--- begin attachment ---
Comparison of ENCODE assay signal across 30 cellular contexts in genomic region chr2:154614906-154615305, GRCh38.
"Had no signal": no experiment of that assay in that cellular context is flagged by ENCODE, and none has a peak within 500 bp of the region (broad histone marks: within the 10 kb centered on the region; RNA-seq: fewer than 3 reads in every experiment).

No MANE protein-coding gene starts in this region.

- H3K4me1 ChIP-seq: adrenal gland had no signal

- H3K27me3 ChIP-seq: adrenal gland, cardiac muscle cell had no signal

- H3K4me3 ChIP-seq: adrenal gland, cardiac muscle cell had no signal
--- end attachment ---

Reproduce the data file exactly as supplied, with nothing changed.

Comparison of ENCODE assay signal across 30 cellular contexts in genomic region chr2:154614906-154615305, GRCh38.
"Had no signal": no experiment of that assay in that cellular context is flagged by ENCODE, and none has a peak within 500 bp of the region (broad histone marks: within the 10 kb centered on the region; RNA-seq: fewer than 3 reads in every experiment).

No MANE protein-coding gene starts in this region.

- H3K4me1 ChIP-seq: adrenal gland had no signal

- H3K27me3 ChIP-seq: adrenal gland, cardiac muscle cell had no signal

- H3K4me3 ChIP-seq: adrenal gland, cardiac muscle cell had no signal